Delays expected after A14 'slump'

MOTORISTS look set to face further snarl ups on the A14 after a section of the road started slumping alarmingly.

MOTORISTS look set to face further snarl ups on the A14 after a section of the road started slumping alarmingly.

There has been a two metre wide collapse on the westbound carriageway of the recently upgraded section, close to the former Rookery Crossroads at Rougham, near Bury St Edmunds. It is the second time the area has been blighted by subsidence.

The road, which was finished in March 2006, was first affected by subsidence in October the same year.

It was completed £2million over budget but campaigners who had battled for improvements to the notorious stretch welcomed the safety measures.

You may also want to watch:

A Highways Agency spokesperson said: “A small area of subsidence has occurred on the A14 at the Rookery Crossroads. We are carrying out repairs and investigating the cause of the subsidence.

“For the safety of road users and our workforce a temporary 50mph speed restriction has been put in place.”

Most Read

She explained that unlike the earlier subsidence the latest problem fell outside the defect guarantee period offered by the constructor but the agency was in discussion with engineers to find a cause.

Jim Richardson, an A14 commuter, said he was frustrated with further delays on the road: “I use the stretch to get to Bury every day and there is quite a dip. There always seems to be something with this new bit of road.”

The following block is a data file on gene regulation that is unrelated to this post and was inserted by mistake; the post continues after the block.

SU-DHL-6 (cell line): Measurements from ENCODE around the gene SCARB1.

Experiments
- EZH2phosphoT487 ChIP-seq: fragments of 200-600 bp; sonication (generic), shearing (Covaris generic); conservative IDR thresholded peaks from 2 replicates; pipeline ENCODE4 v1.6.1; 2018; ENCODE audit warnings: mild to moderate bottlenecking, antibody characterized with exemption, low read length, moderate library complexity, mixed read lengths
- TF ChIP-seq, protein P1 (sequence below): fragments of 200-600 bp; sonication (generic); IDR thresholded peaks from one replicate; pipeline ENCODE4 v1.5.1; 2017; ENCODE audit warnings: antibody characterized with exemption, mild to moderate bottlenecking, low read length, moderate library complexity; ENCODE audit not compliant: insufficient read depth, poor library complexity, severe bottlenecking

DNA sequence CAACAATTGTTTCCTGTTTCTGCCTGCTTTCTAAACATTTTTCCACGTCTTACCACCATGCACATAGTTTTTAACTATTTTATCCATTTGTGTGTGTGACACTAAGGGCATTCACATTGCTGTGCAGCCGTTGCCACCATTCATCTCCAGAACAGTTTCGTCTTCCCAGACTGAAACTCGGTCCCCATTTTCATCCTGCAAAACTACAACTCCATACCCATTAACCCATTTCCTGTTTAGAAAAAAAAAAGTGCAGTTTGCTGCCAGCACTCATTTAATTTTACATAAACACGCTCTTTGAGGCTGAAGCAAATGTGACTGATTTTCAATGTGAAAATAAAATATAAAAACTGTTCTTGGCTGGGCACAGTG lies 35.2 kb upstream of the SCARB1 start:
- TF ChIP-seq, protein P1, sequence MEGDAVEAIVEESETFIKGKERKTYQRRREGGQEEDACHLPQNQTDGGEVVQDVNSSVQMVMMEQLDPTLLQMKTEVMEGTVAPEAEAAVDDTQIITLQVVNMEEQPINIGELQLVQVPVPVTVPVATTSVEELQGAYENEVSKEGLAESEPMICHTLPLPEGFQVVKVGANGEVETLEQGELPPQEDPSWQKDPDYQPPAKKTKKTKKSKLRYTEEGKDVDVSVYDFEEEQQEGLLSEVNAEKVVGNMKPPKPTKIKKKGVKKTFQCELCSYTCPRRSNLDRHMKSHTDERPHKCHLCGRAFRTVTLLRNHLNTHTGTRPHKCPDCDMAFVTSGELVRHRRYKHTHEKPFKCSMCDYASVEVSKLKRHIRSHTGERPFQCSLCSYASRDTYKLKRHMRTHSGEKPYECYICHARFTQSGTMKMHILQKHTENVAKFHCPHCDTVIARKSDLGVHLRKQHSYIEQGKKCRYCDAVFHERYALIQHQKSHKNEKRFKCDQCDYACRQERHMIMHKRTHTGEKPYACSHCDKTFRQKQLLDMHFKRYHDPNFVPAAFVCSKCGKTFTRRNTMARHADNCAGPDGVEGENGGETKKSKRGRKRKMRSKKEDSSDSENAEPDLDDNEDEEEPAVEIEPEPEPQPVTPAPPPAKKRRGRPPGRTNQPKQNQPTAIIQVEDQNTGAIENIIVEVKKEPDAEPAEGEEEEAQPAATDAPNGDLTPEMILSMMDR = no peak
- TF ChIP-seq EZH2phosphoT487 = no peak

Another driver, Hannah Thompson, from Bury, said the slump might cause problems for cars with lowered suspension.

Frank Heeps, a van driver from Bury, claimed the hole which developed as a result of the subsidence was dangerous and little had yet been done to remedy the situation.

However he said he was pleased by Highways Agency assurances yesterday that the matter was in hand.

Two years ago David Ruffley MP led a campaign to sort out the earlier instance of subsidence and last night said he would be investigating and writing to the Highways Agency. Back then, subsidence repair work took a week and the road completely closed over one weekend.

Become a Supporter

This newspaper has been a central part of community life for many years. Our industry faces testing times, which is why we're asking for your support. Every contribution will help us continue to produce local journalism that makes a measurable difference to our community.

Become a Supporter